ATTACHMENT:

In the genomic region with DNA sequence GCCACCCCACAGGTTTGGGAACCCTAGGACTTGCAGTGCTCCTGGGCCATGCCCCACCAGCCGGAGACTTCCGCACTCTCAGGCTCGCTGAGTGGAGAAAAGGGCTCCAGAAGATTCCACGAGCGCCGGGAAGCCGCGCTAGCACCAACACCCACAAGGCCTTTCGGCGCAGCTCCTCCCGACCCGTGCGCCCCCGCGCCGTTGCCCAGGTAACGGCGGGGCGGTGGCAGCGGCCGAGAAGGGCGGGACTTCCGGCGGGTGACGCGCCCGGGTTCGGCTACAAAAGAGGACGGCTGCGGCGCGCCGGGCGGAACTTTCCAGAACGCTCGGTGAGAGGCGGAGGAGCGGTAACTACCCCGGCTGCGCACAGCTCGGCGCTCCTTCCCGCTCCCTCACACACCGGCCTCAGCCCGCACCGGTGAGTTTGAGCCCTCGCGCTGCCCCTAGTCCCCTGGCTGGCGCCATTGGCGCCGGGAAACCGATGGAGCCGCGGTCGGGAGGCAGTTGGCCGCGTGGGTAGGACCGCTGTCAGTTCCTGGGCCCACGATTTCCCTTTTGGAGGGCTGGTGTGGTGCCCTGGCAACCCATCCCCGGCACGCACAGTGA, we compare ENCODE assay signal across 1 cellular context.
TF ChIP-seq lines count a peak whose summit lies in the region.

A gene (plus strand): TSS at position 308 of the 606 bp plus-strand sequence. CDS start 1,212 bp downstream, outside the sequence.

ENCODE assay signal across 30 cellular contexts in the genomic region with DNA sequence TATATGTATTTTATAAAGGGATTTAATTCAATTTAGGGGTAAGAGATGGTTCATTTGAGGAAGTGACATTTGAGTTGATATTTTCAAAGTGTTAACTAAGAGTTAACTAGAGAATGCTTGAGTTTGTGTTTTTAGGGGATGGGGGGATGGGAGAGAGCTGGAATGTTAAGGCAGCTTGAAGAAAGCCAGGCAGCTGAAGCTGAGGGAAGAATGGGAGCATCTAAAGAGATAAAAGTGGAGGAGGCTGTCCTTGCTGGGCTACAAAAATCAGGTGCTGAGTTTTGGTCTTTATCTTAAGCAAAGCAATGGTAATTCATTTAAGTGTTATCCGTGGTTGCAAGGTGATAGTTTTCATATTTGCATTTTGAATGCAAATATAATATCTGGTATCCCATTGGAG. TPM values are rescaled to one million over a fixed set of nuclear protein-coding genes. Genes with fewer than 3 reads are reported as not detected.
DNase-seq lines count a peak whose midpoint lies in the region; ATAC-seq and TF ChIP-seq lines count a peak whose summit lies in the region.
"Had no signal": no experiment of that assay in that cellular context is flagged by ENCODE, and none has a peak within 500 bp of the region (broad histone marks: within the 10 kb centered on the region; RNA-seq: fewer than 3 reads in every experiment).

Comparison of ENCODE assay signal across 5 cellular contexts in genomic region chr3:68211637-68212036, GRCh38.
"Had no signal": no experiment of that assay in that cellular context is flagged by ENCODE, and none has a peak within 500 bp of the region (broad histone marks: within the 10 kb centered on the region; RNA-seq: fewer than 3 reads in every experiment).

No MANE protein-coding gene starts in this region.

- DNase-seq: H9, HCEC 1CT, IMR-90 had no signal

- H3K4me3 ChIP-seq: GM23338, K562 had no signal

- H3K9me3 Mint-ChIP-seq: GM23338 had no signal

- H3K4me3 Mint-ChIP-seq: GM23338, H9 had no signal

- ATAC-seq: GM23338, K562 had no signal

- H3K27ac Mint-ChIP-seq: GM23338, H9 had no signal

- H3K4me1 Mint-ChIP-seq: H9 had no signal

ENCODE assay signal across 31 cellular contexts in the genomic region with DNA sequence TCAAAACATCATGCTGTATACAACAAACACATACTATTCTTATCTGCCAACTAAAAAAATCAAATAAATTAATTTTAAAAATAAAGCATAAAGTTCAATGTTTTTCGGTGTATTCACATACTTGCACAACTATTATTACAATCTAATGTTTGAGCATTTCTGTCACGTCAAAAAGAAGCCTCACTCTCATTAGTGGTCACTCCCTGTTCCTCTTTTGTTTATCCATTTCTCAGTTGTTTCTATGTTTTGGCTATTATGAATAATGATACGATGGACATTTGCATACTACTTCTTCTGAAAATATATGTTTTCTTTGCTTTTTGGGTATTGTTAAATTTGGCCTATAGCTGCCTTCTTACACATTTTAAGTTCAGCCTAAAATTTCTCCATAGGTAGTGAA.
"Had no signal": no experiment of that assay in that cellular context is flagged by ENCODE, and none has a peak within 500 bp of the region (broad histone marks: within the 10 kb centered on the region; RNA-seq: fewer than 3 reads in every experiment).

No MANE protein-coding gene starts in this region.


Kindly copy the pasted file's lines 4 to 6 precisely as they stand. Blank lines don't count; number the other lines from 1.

ENCODE assay signal across 30 cellular contexts in the genomic region with DNA sequence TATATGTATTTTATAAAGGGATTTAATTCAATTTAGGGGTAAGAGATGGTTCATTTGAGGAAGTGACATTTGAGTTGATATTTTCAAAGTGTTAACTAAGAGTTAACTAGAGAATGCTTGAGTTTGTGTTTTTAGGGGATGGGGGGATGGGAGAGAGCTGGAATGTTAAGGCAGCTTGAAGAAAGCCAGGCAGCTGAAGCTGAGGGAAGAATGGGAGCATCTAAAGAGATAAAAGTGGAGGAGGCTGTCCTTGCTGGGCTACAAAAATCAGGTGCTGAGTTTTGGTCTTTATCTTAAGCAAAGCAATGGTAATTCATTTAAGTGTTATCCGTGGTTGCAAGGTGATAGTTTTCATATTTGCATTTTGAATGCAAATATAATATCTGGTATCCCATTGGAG. TPM values are rescaled to one million over a fixed set of nuclear protein-coding genes. Genes with fewer than 3 reads are reported as not detected.
DNase-seq lines count a peak whose midpoint lies in the region; ATAC-seq and TF ChIP-seq lines count a peak whose summit lies in the region.
"Had no signal": no experiment of that assay in that cellular context is flagged by ENCODE, and none has a peak within 500 bp of the region (broad histone marks: within the 10 kb centered on the region; RNA-seq: fewer than 3 reads in every experiment).